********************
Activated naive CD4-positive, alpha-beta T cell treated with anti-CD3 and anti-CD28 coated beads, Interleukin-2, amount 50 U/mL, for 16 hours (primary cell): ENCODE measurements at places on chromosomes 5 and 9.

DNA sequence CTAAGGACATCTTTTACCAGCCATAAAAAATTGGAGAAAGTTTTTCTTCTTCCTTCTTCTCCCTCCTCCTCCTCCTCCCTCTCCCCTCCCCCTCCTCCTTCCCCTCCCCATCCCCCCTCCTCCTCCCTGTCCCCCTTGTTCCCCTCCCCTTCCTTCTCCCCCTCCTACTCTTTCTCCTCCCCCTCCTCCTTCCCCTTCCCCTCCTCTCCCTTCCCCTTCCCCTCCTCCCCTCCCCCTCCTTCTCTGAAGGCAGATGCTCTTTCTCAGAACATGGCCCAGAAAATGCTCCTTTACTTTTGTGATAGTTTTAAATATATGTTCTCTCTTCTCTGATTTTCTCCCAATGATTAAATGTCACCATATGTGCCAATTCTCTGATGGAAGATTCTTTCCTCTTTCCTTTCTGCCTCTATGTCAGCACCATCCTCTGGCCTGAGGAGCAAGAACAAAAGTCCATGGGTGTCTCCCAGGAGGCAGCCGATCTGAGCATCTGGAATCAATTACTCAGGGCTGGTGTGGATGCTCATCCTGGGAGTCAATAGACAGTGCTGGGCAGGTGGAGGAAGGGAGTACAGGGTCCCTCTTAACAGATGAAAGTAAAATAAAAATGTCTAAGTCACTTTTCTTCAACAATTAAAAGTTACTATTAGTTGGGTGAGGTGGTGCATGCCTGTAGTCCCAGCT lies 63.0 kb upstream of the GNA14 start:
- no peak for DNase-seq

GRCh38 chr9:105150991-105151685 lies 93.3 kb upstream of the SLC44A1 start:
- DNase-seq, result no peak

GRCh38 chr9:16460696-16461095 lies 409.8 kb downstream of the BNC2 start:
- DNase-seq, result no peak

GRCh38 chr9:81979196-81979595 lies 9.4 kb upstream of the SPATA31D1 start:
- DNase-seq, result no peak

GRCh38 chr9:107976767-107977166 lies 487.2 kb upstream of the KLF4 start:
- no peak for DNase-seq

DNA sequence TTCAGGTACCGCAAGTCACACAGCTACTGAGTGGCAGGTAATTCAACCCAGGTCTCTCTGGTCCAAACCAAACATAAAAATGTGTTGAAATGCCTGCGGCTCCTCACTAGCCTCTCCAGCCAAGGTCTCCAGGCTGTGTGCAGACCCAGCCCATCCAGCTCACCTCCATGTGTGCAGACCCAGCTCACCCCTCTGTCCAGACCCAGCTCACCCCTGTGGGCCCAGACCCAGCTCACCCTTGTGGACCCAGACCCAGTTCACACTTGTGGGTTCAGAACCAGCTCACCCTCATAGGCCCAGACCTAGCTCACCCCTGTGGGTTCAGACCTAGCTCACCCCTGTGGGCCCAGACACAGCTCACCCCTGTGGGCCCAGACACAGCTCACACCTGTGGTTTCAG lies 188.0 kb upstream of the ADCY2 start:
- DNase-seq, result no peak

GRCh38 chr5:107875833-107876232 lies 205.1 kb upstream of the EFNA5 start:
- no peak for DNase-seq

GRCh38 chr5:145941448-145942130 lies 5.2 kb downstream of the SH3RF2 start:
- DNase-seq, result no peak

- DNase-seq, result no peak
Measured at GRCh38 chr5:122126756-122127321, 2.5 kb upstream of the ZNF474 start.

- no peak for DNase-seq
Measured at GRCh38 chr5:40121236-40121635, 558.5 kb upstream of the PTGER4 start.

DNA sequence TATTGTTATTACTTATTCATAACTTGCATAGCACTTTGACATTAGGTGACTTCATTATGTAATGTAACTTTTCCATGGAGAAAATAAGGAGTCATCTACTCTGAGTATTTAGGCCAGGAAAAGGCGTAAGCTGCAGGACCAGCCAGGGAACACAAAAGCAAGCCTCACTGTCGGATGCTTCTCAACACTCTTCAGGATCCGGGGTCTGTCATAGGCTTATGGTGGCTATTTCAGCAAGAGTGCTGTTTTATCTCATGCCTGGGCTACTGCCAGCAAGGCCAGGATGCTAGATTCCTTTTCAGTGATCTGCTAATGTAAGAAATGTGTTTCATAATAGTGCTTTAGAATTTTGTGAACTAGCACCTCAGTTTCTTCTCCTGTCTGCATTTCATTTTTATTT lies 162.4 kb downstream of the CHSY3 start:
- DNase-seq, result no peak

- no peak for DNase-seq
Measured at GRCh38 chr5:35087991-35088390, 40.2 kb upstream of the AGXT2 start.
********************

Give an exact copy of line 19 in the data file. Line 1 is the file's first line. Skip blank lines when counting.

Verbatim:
Measured at GRCh38 chr5:122126756-122127321, 2.5 kb upstream of the ZNF474 start.